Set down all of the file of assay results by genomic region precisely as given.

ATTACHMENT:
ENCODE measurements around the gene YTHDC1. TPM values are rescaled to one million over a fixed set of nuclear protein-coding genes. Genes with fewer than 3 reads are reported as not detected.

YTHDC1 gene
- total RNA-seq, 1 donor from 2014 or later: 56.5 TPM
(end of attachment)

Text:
ENCODE measurements around the gene YTHDC1. TPM values are rescaled to one million over a fixed set of nuclear protein-coding genes. Genes with fewer than 3 reads are reported as not detected.

YTHDC1 gene
- total RNA-seq, 1 donor from 2014 or later: 56.5 TPM